On Monday, I published a 4300-word account of efforts by the MPAA and its members to undermine negotiations for a new UN treaty on copyright exceptions for persons who are blind or have other disabilities. (Link here). The same day, Chris Dodd, the CEO of the MPAA, responded, with a 320-word blog (also in HuffPost, link here) that EFF's Maria Sutton described as vague and defensive. Manon Ress, whose mother became blind, noted the "MPAA specifically thanks the EU and U.S. governments for screwing the blind people on their behalf."
In the rough and tumble world of Washington, D.C. politics, where the corrosive impact of money is ever present, the actions of the MPAA are not even newsworthy. But for those of us who have not lost a capacity for surprise or outrage, it was notable, and worth a reflection, not only as regards the damage the MPAA is inflicting and a vulnerable population, but as a measure of how debased is the current political dialogue in Washington, D.C.
How does the MPAA and its member companies like Disney (probably the most aggressive company on this issue) mount an assault on a UN treaty, the primary beneficiaries of which are blind people living in developing countries, and not tarnish their brand, or generate a peep from members of Congress from either party?
How did the Obama administration allow itself to be pressured into opposing the positions it had endorsed in 2011 and some even as recently as February 2013, knowing that it was shrinking benefits for blind people, and risking a complete failure of the treaty negotiations? Isn't there anyone in the White House who can take a deep breath and tell Disney CEO Robert A. Iger and the MPAA CEO Chris Dodd that they should be ashamed of themselves? Is the Obama administration still so focused on corporate fundraising that they have forgotten why they entered public service in the first place?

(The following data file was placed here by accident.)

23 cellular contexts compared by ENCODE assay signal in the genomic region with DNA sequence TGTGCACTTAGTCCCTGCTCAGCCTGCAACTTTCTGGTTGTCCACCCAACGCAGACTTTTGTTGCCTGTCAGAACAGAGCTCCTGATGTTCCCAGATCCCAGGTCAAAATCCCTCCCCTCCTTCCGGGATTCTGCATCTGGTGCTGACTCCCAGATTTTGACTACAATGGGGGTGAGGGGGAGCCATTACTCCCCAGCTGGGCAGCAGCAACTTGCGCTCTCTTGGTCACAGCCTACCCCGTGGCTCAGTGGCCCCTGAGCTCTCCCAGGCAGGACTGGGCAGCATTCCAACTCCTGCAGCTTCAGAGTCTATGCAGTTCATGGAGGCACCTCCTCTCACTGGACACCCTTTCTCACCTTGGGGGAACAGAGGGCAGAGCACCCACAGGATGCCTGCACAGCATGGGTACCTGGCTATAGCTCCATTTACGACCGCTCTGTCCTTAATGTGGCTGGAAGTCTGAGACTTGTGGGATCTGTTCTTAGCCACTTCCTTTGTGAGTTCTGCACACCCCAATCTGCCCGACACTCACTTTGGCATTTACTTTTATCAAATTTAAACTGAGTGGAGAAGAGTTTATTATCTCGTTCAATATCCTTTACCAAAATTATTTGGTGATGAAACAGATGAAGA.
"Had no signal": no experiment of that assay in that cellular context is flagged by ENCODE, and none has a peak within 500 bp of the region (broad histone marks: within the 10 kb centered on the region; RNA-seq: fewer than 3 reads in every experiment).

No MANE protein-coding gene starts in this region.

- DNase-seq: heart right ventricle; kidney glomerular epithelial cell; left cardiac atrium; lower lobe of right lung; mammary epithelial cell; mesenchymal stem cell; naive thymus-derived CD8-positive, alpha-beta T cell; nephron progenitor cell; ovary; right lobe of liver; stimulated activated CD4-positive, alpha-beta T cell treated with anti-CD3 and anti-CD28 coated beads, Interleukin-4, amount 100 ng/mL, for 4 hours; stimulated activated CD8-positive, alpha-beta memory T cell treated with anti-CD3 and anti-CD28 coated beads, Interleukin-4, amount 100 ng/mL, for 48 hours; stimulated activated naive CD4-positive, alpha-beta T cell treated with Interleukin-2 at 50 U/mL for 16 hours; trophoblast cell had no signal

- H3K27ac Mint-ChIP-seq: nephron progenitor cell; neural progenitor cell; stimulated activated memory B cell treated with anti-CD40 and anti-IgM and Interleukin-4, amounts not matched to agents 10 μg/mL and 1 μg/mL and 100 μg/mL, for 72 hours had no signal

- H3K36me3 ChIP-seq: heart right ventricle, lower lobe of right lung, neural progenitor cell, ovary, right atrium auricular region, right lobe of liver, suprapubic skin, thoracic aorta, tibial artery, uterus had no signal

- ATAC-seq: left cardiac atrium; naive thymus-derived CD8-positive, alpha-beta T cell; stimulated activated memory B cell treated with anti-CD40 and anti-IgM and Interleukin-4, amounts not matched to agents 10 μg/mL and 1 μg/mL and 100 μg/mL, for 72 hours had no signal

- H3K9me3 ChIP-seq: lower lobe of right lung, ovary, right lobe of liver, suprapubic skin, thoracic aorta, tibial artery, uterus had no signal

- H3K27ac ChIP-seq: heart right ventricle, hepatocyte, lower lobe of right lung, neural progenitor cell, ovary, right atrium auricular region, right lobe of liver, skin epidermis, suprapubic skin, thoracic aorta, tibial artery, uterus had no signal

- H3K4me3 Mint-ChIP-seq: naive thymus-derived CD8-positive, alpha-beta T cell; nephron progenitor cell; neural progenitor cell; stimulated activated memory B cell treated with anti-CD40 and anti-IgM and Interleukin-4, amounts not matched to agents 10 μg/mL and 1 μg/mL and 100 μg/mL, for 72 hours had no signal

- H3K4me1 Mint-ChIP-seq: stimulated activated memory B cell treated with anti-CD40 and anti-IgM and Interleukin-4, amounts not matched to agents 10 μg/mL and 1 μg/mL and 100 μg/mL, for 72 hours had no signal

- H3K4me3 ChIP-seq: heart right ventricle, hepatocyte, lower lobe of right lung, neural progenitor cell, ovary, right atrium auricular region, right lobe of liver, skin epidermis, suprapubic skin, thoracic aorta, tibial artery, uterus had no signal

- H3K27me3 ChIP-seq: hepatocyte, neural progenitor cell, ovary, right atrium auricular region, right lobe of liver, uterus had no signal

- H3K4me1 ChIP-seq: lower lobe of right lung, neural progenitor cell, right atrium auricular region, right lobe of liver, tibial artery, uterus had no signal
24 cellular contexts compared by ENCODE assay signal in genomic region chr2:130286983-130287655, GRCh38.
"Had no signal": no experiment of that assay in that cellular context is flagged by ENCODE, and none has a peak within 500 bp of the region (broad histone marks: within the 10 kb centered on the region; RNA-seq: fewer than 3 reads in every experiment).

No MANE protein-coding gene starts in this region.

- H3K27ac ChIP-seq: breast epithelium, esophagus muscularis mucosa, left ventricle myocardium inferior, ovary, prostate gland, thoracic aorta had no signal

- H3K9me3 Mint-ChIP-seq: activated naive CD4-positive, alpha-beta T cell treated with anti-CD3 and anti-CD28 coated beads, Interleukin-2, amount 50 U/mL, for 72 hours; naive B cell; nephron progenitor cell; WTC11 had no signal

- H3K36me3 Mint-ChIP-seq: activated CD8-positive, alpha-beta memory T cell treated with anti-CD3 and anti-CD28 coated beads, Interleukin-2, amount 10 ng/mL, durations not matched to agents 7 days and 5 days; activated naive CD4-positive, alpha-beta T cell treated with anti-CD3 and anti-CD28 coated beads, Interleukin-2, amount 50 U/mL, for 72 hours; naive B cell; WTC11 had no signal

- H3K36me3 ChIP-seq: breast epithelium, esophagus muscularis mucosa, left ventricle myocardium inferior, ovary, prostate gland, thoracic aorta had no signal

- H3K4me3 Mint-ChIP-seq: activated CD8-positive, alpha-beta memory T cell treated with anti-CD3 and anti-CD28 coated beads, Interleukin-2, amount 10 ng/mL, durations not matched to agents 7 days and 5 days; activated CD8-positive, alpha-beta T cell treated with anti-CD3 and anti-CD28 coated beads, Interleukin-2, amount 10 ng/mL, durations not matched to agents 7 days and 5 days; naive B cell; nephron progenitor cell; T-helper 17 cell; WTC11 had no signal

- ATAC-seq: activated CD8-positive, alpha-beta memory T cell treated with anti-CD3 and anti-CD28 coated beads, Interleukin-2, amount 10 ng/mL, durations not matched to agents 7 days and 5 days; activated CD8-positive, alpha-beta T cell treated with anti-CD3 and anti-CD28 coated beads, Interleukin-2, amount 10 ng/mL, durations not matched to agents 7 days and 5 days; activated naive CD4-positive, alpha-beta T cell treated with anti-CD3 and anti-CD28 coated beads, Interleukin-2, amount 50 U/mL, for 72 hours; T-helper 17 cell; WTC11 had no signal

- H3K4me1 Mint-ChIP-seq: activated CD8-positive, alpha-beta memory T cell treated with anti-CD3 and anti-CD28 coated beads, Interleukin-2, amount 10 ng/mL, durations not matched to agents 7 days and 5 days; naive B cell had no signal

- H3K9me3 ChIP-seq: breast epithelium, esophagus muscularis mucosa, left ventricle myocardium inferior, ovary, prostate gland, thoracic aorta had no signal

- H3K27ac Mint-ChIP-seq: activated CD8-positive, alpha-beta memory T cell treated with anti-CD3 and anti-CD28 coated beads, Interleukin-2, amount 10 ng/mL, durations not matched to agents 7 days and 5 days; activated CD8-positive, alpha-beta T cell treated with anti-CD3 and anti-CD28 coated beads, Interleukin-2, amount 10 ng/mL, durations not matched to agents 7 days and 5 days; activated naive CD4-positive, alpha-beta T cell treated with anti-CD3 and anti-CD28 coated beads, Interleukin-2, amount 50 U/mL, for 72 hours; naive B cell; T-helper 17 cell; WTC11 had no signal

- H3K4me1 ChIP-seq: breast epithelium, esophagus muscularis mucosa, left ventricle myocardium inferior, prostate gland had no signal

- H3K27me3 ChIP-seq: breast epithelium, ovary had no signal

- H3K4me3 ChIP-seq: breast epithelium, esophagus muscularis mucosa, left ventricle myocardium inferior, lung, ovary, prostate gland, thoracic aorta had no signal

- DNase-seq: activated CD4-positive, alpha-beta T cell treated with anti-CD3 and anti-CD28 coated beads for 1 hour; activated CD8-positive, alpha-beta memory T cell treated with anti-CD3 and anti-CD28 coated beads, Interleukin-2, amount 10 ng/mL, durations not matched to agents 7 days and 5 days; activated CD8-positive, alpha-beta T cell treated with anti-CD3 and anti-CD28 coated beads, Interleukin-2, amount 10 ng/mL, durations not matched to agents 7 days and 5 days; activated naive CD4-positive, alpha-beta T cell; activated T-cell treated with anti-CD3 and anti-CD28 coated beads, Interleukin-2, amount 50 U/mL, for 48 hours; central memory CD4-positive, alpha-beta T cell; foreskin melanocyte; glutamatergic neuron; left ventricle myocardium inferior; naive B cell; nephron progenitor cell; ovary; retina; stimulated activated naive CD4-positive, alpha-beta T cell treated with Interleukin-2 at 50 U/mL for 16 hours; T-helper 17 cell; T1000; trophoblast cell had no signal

More generally, why does the public continue to ignore what Larry Lessig accurately describes as the root problem in our political life. Does the broader public see what I see, as regards the bowing and scrapping to corporate lobby groups that finance election campaigns? And if so, why does this not lead to broader and more effective calls for reform?
Campaign finance reform is not the main issue for most groups. But as the failure to reform campaign financing systems continues to damage our governance, and leads to astonishing failures to protect the public, in the end, it is everyone's main issue.
It is also interesting that Christopher Dodd, a man who was born into a family of privilege and influence and began his career protecting consumers and weaker parties, so comfortably found himself the sharp point of an attack on blind people, most of whom are poor.
And why has Bob Iger, the CEO of Disney, made it a priority to attack a treaty for the blind? His mother was school teacher and his father a professor. Iger spent his life broadcasting information, and was proud to have received the Ambassador for Humanity Award for "his leadership role in corporate citizenship." Is this an example of the lessons he learned from his parents, or the corporate citizenship he promotes?
Why have Dodd and Iger, coming from different initial starting places, ended up in the same place, using their considerable talents and influence to attack such a vulnerable population, on an issue of zero economic impact to the motion picture industry?